What advice would you give to someone thinking of starting their own business?
It may be something you have heard again and again, but it is the foundation for my success. Believe in yourself. The first step to failure is to never try.
You must pick yourself up and try again, success comes from failing and revising and trying again. My biggest regrets are things that I “gave up” on. Everyone may not understand your “vision” people will discourage you. Remember, it is YOUR VISION, if they “got” it, it wouldn’t be unique.
Fear is your enemy. To be truly innovative, you must step outside the “box.”
My career paths have been like recipes, trying new things, a pinch of this and that, if it doesn’t work, revise and try something else. Always expand upon your ideas. Always keep researching, seeking new information, stay ahead of your competitors, trends and the market in your niche.
Be aware of what consumers want and need; Always evolve to suit your market.
Stay true to yourself and what makes you happy, take pride in what you do and others will see it.
Be exemplary, be the best you can be and success will follow.
You have to commit 100% to succeed. That is why choosing a path that gives you personal joy and satisfaction is so important.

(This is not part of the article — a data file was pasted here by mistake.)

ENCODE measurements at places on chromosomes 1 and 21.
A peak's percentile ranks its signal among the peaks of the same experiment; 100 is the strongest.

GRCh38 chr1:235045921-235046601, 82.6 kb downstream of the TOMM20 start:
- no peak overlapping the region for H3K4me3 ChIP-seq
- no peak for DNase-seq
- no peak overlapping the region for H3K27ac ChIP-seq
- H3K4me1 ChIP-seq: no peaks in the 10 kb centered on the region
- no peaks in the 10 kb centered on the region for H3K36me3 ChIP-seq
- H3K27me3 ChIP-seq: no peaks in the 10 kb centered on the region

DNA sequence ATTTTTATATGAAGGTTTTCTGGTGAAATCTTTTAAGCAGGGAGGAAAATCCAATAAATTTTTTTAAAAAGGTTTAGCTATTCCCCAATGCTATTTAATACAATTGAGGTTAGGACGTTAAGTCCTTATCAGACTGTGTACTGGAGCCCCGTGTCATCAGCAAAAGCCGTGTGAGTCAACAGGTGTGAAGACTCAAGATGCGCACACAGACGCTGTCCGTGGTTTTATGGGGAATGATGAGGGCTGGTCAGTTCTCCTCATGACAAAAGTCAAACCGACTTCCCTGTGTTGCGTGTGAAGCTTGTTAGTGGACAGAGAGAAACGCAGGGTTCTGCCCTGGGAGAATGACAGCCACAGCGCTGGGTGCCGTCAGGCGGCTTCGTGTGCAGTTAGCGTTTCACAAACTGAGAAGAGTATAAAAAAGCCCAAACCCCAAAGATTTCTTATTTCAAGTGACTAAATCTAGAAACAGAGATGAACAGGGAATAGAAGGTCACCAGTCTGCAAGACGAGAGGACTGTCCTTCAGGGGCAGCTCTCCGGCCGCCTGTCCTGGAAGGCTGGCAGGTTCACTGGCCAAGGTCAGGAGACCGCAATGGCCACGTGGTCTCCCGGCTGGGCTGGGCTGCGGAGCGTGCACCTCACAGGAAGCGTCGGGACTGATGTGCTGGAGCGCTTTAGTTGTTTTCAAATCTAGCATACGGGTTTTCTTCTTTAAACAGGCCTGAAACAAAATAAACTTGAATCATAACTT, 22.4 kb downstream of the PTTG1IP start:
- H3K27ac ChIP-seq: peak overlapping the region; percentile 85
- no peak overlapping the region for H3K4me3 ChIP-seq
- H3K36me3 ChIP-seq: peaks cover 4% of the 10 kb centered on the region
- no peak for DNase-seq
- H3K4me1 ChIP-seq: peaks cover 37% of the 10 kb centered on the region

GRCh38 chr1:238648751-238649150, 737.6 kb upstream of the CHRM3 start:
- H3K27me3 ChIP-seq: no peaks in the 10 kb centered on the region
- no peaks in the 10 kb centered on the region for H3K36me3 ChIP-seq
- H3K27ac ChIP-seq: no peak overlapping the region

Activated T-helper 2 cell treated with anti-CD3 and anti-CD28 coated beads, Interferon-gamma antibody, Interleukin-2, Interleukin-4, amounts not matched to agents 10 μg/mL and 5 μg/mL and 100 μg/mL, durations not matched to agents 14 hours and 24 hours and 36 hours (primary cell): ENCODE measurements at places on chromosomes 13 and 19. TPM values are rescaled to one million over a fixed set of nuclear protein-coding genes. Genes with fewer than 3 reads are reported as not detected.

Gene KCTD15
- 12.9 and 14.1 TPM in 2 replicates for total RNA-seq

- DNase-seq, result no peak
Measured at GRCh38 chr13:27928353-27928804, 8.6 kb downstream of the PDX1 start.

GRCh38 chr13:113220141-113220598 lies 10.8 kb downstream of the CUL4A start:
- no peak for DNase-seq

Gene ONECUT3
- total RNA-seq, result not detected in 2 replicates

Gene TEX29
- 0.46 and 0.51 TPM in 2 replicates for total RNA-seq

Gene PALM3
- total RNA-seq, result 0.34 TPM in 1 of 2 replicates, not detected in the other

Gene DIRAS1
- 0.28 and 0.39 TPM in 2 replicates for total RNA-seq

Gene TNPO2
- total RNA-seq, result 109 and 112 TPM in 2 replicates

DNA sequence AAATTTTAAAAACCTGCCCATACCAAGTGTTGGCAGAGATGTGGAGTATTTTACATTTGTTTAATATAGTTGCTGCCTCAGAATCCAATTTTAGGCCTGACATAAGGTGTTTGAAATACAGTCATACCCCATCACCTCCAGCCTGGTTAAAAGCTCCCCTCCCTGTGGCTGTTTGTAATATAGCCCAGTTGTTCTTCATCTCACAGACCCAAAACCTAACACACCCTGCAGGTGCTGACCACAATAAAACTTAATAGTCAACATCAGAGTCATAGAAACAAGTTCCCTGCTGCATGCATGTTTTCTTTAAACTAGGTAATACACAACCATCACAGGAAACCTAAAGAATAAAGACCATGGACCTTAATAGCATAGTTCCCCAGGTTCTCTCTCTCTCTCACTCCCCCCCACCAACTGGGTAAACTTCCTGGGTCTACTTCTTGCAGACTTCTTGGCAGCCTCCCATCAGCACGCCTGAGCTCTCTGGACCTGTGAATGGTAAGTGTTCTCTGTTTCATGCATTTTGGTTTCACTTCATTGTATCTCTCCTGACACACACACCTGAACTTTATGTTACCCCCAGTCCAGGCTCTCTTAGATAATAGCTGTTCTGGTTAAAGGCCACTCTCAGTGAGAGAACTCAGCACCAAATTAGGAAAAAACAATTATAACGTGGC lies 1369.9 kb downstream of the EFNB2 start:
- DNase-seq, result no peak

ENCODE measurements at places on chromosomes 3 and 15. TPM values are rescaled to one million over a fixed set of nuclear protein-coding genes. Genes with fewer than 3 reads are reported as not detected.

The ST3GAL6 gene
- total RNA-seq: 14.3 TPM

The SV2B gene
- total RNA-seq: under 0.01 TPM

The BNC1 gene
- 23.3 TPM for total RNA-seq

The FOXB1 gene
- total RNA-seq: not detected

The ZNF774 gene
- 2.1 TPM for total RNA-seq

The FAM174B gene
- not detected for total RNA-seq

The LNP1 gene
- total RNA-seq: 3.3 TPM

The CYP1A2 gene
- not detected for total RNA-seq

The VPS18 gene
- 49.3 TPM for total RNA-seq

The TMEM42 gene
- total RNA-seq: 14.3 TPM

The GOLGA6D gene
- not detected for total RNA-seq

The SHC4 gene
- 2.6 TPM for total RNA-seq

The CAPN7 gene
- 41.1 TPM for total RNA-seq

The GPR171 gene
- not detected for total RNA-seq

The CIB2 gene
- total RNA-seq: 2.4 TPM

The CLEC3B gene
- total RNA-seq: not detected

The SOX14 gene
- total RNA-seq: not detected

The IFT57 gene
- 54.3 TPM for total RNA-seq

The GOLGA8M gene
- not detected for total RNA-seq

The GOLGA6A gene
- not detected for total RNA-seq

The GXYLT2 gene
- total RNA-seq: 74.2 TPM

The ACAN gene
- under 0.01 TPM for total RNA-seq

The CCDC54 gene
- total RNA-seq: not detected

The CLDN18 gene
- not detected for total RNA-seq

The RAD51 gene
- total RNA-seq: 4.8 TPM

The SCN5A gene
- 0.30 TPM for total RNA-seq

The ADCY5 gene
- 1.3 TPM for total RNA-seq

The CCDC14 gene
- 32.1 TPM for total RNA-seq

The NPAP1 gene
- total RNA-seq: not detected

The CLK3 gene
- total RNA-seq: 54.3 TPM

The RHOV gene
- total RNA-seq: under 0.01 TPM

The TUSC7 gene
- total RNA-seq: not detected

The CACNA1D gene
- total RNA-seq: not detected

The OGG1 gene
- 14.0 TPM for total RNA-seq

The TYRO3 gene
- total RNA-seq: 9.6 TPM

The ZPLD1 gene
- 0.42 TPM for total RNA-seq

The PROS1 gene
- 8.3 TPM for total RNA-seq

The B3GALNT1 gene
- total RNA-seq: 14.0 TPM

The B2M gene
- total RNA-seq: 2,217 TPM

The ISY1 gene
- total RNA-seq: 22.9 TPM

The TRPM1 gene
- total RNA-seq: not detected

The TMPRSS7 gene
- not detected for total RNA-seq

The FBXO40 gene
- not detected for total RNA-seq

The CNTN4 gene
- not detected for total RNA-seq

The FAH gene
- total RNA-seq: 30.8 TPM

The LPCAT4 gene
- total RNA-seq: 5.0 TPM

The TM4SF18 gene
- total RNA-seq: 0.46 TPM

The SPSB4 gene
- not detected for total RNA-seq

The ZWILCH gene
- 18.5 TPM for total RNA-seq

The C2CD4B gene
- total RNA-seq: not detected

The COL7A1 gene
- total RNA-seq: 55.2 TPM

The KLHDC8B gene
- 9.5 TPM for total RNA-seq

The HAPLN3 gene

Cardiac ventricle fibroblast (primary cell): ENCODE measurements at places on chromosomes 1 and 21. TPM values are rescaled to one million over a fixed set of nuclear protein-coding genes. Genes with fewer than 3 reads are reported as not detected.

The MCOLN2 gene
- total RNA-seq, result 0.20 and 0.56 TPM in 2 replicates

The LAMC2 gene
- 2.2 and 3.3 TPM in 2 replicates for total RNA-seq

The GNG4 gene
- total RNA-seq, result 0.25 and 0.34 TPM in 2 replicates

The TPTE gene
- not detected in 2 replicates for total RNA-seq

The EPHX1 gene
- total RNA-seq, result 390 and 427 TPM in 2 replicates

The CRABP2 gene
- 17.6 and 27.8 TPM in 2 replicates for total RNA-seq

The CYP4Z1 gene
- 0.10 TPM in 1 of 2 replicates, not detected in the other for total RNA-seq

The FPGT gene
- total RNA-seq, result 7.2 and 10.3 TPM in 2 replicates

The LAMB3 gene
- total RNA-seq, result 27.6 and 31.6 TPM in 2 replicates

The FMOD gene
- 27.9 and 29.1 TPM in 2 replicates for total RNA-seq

Choosing a career based solely on making money is a sure path to failure. Chase your passion, not monetary things. Find your own passion, believe in it and turn it into something you can really be proud of. You must LOVE what you do to give that kind of 24/7 commitment to excellence.
You have to be ready to work long hours and sacrifice your spare time to build a business. I have worked 13 hour days for the last 6 months straight. Taking a nap and getting up again to work until 2-3 a.m. and back up at 8. I have only spoken to one of my closest girlfriends on the phone in 2 years. She lives 10 miles away. Launching the apps has been an incredible and exhausting experience. But, Be ready to give up your “life” at times, to make it happen.
Of course, The most important thing: NEVER GIVE UP!!!
What is your favorite song?
“Our Lives” by The Calling
Thank you for sharing Stacey-Marie! You can find her on Twitter @diyweddingapp